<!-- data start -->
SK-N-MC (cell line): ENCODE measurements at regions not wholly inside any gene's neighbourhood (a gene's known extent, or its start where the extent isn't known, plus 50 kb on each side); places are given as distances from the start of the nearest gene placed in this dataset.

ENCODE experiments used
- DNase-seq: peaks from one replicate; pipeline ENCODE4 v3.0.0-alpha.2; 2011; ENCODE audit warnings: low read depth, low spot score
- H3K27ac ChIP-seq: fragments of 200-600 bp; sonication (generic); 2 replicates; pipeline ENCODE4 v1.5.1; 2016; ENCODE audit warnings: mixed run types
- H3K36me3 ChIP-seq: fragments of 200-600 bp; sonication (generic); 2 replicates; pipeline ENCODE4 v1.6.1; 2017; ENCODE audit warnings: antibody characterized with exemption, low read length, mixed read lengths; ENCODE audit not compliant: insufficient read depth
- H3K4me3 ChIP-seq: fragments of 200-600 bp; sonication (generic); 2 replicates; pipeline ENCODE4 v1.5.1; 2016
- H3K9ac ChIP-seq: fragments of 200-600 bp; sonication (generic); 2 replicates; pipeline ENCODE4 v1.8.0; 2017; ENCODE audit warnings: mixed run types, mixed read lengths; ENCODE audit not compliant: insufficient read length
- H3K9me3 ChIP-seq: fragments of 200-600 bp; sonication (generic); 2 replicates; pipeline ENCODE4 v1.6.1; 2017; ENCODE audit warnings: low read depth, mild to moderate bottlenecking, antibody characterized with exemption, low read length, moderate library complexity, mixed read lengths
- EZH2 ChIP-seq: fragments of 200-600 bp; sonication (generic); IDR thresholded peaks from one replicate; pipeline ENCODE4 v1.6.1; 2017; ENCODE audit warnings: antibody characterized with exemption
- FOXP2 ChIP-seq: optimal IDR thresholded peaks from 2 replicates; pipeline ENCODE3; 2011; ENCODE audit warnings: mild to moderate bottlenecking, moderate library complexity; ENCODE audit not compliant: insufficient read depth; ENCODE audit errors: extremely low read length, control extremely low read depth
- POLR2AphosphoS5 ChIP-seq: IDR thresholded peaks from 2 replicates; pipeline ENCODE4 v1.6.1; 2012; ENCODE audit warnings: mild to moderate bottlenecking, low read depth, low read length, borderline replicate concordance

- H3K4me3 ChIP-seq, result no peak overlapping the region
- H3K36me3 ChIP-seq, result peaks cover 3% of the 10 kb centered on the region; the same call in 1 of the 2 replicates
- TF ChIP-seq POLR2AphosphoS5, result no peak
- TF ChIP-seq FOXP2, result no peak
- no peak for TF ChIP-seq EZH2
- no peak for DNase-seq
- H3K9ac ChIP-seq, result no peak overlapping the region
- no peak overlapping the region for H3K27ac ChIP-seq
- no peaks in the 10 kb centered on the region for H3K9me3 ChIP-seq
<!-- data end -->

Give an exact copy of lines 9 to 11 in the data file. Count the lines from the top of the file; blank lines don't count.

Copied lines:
- EZH2 ChIP-seq: fragments of 200-600 bp; sonication (generic); IDR thresholded peaks from one replicate; pipeline ENCODE4 v1.6.1; 2017; ENCODE audit warnings: antibody characterized with exemption
- FOXP2 ChIP-seq: optimal IDR thresholded peaks from 2 replicates; pipeline ENCODE3; 2011; ENCODE audit warnings: mild to moderate bottlenecking, moderate library complexity; ENCODE audit not compliant: insufficient read depth; ENCODE audit errors: extremely low read length, control extremely low read depth
- POLR2AphosphoS5 ChIP-seq: IDR thresholded peaks from 2 replicates; pipeline ENCODE4 v1.6.1; 2012; ENCODE audit warnings: mild to moderate bottlenecking, low read depth, low read length, borderline replicate concordance